When it became increasingly clear, as it did after May 9, that the PTI would be opposed by the establishment in any subsequent election, it no longer made good sense to remain in the PTI. The only party which formed a government despite establishment opposition was the PPP in 1988. However, that government was not allowed stability, and the next time the PP came to power, it had made its compromises with the establishment. However, it had never gone as far as the PTI, as its workers had never attacked military installations, nor had its leader accused the sitting COAS of anything.

The May 9 attacks and their aftermath demand much soul-searching from all those involved, whether attackers or attacked. Unfortunately, that has not happened, which is why there was such a stream of departures from the PTI.

Yet the PPP is a sign that the PTI can learn from. Imran was merely arrested, the PPP’s Zulfikar Ali Bhutto was hanged. Then Benazir Bhutto was assassinated. PPP supporters did not target the military, or anyone. It did see a trickle of departures after Nutto’s ouster, but not on the scale that the PTI has suffered. Indeed, when the PML(N) was ousted by the Musharraf Martial Law, it did see many departures to the PML(Q), which was then bolstered by the PPP MNAs who became Patriots.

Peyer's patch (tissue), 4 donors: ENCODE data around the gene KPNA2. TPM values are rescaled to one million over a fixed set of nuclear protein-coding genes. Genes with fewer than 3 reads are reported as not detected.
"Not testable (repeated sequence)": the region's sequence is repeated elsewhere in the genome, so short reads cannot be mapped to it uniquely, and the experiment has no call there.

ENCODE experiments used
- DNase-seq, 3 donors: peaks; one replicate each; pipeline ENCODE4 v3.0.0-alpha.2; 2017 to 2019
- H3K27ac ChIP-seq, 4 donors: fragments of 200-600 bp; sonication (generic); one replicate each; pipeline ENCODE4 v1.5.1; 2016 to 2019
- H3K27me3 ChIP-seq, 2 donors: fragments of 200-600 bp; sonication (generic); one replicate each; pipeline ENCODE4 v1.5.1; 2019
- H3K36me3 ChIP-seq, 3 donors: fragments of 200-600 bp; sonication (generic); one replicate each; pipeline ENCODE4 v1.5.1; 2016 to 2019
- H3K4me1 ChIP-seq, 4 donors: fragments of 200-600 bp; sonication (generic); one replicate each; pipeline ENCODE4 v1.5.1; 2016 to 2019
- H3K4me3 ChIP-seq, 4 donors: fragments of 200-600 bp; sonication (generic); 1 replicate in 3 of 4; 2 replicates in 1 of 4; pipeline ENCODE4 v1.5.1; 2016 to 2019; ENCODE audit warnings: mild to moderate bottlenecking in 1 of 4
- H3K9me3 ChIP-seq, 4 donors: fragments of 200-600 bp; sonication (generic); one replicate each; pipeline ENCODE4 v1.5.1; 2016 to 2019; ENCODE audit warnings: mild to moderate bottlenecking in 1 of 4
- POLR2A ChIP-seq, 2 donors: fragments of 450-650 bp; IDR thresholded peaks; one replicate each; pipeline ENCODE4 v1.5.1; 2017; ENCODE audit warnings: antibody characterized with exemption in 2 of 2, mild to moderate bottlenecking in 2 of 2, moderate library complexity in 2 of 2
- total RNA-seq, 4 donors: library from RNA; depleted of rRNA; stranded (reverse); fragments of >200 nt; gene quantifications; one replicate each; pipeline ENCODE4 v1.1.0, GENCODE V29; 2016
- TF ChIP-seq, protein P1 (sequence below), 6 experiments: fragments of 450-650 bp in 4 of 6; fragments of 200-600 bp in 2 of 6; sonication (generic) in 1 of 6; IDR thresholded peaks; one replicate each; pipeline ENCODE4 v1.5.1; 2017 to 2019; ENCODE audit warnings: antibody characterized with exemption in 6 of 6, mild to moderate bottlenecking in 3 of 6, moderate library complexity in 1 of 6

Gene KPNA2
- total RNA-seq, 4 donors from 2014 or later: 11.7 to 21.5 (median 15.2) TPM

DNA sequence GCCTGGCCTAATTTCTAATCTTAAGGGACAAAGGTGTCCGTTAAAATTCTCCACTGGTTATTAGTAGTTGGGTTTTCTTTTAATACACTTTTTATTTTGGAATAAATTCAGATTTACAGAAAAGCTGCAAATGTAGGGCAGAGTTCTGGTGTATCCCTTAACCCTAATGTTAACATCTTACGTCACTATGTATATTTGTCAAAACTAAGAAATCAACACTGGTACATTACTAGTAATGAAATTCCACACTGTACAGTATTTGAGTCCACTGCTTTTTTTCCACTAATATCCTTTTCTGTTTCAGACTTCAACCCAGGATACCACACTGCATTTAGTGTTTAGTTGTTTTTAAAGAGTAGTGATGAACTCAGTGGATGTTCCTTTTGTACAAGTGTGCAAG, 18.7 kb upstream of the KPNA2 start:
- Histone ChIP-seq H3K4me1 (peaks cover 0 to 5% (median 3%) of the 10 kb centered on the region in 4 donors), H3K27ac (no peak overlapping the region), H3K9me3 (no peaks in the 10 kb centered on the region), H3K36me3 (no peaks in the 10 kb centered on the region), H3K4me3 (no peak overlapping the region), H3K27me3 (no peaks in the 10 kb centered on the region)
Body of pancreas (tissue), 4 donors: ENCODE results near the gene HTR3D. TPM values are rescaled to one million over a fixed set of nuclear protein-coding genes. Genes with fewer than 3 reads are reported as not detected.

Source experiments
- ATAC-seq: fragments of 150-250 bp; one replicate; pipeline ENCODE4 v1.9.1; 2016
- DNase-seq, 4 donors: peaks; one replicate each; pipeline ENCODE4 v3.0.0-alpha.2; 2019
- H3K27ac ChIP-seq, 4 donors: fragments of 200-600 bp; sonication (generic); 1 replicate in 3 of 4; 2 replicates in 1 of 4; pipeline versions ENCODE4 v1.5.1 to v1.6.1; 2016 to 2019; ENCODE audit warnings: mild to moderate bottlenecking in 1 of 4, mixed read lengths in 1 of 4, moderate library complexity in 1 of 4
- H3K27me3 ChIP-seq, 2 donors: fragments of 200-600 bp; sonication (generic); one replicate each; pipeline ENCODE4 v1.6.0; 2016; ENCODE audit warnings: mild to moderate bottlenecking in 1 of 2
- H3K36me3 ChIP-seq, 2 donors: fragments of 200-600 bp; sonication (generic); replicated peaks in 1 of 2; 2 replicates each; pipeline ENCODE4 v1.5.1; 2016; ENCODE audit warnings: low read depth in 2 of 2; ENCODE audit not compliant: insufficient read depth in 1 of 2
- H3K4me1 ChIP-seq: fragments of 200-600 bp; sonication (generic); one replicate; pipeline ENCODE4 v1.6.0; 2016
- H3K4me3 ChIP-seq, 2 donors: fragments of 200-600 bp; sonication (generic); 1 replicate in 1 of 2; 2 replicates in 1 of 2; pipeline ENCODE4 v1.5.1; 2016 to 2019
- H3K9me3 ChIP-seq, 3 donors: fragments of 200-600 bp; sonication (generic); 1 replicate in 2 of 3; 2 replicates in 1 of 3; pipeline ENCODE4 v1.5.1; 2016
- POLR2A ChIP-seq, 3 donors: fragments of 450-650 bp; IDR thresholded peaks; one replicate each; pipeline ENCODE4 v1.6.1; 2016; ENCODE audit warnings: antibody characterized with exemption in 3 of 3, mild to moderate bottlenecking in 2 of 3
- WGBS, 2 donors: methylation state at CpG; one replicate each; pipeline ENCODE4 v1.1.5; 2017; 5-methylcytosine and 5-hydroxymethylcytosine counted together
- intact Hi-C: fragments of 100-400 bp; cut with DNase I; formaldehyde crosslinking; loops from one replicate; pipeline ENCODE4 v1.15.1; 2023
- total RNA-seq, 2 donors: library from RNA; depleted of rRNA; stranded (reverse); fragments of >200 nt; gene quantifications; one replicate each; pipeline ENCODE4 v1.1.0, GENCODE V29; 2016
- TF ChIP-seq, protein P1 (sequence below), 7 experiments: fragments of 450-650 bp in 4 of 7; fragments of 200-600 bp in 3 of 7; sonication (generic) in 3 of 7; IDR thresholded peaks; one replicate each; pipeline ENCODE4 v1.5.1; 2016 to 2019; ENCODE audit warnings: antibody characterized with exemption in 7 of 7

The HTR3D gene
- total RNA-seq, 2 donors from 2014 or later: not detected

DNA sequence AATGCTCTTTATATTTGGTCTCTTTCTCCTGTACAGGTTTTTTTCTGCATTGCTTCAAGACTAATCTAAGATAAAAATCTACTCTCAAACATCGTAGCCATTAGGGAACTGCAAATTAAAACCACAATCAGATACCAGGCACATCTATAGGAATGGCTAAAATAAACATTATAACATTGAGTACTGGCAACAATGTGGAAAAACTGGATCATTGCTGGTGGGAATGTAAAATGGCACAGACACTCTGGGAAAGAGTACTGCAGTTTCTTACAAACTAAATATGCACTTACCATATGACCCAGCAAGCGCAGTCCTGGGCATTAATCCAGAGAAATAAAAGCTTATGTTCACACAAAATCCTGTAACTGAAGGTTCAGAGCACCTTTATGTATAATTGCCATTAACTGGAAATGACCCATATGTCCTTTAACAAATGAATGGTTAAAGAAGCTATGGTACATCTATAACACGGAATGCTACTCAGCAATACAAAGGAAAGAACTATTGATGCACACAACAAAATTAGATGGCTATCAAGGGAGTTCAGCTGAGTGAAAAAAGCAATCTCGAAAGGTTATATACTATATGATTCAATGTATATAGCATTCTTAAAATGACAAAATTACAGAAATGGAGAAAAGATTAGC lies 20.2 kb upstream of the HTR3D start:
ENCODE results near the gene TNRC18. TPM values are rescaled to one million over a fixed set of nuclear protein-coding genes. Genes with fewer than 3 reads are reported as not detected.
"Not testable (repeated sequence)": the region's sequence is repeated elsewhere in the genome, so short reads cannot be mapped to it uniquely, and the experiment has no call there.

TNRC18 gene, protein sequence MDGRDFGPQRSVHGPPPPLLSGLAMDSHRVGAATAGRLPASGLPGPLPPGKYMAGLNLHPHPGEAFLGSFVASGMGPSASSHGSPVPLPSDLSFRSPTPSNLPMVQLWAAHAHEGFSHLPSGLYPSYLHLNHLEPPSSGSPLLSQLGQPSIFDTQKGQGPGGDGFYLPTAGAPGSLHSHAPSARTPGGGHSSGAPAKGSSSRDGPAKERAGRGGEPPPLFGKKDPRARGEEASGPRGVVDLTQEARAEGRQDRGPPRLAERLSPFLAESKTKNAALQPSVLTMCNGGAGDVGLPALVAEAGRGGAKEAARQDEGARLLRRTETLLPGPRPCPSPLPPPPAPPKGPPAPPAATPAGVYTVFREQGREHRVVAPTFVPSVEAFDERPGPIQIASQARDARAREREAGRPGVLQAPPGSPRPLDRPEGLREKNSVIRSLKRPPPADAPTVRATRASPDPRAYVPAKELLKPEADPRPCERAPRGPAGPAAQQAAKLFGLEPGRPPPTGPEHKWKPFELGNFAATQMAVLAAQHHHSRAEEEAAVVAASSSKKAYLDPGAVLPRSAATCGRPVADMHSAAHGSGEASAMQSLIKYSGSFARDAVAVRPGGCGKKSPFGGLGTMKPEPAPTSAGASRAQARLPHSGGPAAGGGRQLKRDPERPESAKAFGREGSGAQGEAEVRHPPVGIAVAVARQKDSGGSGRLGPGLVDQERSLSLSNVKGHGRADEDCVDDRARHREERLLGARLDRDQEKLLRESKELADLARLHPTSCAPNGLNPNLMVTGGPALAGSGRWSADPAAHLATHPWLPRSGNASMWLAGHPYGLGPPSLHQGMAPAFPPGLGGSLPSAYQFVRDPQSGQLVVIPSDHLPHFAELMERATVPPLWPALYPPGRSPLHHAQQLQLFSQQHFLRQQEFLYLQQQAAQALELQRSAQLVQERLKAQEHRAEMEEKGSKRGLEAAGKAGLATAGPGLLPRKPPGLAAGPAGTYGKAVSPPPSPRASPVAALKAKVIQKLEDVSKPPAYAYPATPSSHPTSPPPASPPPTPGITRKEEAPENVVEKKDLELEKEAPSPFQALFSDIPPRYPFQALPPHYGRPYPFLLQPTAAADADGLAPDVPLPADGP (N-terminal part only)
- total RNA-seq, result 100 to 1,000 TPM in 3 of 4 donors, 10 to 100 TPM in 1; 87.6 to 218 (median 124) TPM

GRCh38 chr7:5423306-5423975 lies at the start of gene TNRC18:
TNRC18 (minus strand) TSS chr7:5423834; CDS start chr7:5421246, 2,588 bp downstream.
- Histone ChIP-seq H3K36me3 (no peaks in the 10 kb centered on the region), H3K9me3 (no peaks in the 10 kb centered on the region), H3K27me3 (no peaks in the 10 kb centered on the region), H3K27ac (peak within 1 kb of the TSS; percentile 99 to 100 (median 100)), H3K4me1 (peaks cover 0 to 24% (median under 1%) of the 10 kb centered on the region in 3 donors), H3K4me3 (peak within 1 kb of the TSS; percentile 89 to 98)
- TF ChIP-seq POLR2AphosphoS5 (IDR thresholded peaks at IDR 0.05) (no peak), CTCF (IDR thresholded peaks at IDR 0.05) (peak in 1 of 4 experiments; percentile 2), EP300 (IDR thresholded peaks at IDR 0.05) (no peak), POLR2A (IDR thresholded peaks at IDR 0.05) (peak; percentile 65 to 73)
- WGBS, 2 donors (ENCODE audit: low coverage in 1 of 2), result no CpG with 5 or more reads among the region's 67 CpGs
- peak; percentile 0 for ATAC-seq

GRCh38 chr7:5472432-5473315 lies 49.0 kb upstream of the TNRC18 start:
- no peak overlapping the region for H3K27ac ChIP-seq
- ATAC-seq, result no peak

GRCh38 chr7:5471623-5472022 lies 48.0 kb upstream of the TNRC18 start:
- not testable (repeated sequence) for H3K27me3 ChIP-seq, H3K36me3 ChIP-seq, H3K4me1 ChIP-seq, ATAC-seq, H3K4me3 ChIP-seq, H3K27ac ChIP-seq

A new theme is being sounded this time, that of leaving politics. Previously, politicians left the party they were in by joining a new party. Now, it seems, they will sit out the next election. That might not be absolute. For example, it is difficult to see Ch Fawad Hussain sitting out an election, such are the pressures in his constituency. On the other hand, Shireen Mazari did not have to cultivate a constituency, having been twice elected on a reserved woman’s seat, and thus can easily put aside political activity.

One of the problems the PTI faced was its lack of any defining ideology beyond electing Imran Khan PM. It cannot be said that either of the other mainstream parties has a clear ideology, but still the PML(N) has a sort of bent towards the right, the PPP towards the left. The PTI, if anything, is against corruption. It has also been relying on national and religious symbols.

Its problem has thus been how to direct the anger of its workers against the Army, which has become the symbol of nationalism. That was done by a concentrated campaign against the new COAS.

Civilian governments have had their problems with the military, but none has ever gone so far. The establishment reaction has been strong, and seems to have convinced those politicians who went into the PTI that they should get off the bandwagon. Imran apparently made the mistake of assuming that electables were gifts; they weren’t, they were only loans.